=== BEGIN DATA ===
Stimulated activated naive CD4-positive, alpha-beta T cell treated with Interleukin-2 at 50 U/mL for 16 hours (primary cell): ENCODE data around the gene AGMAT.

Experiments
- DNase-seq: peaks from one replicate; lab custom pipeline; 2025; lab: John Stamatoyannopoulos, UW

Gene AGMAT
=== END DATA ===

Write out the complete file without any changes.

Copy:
Stimulated activated naive CD4-positive, alpha-beta T cell treated with Interleukin-2 at 50 U/mL for 16 hours (primary cell): ENCODE data around the gene AGMAT.

Experiments
- DNase-seq: peaks from one replicate; lab custom pipeline; 2025; lab: John Stamatoyannopoulos, UW

Gene AGMAT